Jakoa struggling to deliver aid to Orang Asli during MCO due to transport, manpower shortage

Members of the Batek tribe wear face masks at their settlement in Kuala Koh June 14, 2019. — Bernama pic
Members of the Batek tribe wear face masks at their settlement in Kuala Koh June 14, 2019. — Bernama pic

KUALA LUMPUR, April 9 — Department of Orang Asli Development (Jakoa) director-general Prof Dr Juli Edo said Orang Asli across the country are facing restricted access to aid during the movement order control (MCO).

He told online portal The Malaysian Insight that the lack of manpower and large number of households needing assistance is stretching Jakoa’s resources and ability to deliver food to the needy.

He added that Jakoa has no choice but to provide aid to those in need, in stages.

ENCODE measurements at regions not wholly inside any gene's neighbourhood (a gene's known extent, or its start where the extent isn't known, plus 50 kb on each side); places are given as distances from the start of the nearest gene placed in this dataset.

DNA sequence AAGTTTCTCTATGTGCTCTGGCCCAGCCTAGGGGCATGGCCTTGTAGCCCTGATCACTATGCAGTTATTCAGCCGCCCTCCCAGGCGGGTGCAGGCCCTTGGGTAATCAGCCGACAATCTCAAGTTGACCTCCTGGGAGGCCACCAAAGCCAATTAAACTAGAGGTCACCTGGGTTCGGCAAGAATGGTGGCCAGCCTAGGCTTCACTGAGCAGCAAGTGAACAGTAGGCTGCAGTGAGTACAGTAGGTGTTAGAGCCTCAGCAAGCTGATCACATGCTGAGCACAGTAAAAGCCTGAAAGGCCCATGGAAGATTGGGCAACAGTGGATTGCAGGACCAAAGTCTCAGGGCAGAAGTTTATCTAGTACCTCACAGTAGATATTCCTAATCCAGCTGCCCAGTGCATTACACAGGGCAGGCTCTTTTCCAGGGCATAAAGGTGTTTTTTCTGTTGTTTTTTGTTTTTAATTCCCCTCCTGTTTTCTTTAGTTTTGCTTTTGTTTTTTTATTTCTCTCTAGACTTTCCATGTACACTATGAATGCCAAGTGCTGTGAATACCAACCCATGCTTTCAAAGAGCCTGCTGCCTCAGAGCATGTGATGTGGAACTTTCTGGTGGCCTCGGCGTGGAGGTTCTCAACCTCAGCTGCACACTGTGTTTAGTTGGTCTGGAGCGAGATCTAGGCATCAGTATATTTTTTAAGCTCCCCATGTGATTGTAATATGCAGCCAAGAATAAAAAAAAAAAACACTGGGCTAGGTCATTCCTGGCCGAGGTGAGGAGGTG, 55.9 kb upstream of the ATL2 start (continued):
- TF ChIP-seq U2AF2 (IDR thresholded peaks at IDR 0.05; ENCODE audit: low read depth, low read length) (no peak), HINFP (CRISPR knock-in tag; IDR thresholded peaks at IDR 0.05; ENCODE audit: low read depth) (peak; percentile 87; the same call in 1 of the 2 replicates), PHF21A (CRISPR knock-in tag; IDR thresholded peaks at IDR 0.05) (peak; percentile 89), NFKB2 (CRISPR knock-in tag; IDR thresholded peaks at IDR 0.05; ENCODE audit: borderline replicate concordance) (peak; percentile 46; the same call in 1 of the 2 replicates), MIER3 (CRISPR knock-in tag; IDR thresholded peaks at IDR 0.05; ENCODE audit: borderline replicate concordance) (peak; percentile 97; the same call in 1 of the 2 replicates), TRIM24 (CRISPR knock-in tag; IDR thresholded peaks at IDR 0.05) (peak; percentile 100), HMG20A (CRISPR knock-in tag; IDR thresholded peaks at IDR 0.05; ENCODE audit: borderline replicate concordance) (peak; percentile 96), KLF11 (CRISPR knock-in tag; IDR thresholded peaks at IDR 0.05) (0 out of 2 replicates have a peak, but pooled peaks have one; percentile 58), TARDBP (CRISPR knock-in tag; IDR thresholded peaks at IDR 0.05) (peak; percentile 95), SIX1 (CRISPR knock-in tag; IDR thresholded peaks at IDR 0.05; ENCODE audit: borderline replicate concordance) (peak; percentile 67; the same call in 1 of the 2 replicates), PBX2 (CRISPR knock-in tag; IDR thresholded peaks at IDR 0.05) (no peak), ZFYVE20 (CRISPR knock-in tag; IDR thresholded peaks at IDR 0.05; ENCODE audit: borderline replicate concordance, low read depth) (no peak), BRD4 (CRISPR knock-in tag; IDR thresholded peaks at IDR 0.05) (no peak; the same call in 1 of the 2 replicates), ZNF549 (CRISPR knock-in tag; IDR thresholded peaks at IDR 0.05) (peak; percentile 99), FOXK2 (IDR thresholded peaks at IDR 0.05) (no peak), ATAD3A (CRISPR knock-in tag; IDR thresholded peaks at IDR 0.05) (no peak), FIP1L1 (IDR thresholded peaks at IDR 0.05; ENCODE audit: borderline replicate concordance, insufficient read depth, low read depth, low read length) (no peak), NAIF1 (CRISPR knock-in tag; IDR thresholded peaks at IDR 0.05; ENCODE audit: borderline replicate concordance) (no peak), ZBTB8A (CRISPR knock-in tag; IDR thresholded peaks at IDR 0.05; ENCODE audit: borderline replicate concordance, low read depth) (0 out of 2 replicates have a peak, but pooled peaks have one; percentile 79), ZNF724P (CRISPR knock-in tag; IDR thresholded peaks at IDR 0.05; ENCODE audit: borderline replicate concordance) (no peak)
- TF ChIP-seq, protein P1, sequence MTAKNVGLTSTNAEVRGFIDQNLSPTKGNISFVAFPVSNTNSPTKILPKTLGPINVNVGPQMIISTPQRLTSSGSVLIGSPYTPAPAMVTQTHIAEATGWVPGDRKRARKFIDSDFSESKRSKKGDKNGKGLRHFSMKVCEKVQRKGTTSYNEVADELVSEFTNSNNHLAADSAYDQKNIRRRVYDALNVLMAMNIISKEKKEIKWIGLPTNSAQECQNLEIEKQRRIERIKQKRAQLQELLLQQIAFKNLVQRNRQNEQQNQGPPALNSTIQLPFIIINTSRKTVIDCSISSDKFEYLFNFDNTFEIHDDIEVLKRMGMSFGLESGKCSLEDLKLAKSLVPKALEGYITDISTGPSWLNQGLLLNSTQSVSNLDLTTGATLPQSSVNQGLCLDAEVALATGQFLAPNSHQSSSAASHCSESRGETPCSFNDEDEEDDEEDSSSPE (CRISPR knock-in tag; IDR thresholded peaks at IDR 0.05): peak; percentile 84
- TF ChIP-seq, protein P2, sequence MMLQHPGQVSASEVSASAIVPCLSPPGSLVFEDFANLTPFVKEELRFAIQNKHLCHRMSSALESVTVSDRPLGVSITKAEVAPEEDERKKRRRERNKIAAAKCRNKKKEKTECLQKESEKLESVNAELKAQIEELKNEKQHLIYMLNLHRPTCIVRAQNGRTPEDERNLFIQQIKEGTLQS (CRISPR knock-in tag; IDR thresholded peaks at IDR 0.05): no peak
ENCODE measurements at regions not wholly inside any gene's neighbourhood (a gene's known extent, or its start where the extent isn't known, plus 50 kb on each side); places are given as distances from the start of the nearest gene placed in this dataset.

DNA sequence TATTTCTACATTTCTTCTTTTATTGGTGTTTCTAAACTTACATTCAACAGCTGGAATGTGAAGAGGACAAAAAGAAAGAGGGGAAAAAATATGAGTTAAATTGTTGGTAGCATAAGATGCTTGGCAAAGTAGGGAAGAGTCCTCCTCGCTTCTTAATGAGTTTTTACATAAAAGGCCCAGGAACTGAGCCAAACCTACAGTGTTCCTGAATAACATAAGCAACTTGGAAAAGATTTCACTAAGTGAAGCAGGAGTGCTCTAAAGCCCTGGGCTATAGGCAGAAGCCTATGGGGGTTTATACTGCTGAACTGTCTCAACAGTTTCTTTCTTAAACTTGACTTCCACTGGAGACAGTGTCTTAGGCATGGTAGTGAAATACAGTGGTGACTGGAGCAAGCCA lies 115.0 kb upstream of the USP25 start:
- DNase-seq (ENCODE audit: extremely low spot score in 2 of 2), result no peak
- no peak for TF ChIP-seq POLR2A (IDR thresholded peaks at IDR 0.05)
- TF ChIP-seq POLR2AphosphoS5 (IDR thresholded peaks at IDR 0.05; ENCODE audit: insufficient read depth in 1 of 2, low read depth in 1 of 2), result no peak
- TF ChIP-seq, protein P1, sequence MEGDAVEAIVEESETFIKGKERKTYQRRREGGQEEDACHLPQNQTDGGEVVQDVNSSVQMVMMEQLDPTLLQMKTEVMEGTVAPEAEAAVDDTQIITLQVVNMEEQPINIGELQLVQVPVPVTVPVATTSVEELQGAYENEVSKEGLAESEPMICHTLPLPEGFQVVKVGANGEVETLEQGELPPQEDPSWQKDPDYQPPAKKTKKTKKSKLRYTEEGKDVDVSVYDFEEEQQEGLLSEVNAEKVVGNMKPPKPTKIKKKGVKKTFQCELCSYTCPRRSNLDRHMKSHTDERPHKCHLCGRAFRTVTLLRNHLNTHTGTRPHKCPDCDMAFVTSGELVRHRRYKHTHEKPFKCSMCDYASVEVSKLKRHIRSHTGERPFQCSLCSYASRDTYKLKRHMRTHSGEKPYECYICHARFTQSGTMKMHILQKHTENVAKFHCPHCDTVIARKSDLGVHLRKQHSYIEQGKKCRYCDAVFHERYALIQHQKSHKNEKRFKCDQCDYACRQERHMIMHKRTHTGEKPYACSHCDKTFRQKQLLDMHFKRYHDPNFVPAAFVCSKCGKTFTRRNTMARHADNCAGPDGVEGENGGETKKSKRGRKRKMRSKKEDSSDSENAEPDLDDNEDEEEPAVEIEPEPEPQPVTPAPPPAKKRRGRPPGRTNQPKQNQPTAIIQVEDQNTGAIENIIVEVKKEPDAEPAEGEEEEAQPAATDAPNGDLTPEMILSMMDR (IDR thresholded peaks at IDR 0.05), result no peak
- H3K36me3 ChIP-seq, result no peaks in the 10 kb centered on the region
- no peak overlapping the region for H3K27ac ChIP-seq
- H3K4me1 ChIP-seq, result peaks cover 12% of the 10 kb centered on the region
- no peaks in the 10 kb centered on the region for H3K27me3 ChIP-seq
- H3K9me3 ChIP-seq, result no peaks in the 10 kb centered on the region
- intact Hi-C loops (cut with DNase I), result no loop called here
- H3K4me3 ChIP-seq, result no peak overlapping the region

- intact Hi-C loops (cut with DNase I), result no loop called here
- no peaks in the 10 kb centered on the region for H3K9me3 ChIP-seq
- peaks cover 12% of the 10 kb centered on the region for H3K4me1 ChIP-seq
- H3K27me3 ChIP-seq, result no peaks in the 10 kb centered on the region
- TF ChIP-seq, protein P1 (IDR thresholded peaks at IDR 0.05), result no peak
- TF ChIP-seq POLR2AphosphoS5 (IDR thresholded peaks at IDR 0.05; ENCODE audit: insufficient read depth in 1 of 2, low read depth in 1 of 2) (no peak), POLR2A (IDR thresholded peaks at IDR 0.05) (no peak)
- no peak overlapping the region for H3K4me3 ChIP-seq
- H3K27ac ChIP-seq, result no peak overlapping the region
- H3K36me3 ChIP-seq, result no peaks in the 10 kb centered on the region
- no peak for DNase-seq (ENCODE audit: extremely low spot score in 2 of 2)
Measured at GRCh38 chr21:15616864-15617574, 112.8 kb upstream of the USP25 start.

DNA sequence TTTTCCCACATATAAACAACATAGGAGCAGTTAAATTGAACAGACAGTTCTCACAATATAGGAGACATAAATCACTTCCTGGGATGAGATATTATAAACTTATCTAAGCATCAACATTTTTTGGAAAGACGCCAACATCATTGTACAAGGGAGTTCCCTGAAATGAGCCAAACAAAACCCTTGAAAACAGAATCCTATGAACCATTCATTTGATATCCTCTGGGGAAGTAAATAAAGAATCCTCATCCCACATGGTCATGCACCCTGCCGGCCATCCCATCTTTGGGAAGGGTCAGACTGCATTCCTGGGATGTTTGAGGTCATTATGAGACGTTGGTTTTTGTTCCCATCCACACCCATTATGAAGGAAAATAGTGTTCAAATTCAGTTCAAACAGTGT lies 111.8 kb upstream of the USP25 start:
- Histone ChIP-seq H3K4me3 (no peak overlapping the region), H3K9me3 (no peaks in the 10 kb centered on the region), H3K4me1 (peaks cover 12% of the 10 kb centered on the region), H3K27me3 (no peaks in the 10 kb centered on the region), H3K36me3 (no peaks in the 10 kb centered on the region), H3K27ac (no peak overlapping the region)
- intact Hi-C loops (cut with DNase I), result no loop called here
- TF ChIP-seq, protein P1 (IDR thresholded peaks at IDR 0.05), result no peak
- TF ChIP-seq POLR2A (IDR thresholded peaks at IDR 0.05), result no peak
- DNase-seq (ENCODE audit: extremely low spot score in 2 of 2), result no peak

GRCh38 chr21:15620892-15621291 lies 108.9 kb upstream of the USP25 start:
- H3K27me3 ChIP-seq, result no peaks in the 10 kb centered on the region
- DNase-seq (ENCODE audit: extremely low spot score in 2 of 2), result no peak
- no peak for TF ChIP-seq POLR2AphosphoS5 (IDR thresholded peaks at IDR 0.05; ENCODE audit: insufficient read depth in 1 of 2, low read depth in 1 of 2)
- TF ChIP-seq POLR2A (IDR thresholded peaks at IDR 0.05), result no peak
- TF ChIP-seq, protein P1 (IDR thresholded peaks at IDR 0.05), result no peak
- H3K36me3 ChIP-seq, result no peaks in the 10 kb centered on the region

“We don’t have enough transportation so the delivery will be done in stages. Like in Cameron Highlands, there are 24,000 households. So, we can’t go to all places at once,” Dr Juli was quoted saying.

He said tribes in Perak, Pahang and Kelantan are struggling to buy food as they are predominantly daily wage earners and living from hand to mouth.

The location of their living quarters, especially those deep in the interiors of Gua Musang in Kelantan, Kuala Lipis in Pahang and Grik and Banding in Perak, adds another element of difficulty in reaching them due to the undulating terrain.

“We don’t have enough manpower because there aren’t many people (volunteers) in the various districts. In some districts, there are 20 to 30 villages, while we have three to four people to assist and they are exhausted,” added Dr Juli.

Covid-19 has seen 65 deaths in Malaysia, with 4,119 cases recorded so far. Malaysia is on an enforced MCO to break the spread of the virus.

Among those infected include two Orang Asli, a three-year-old boy from Cameron Highlands and a medical personnel from Perak.

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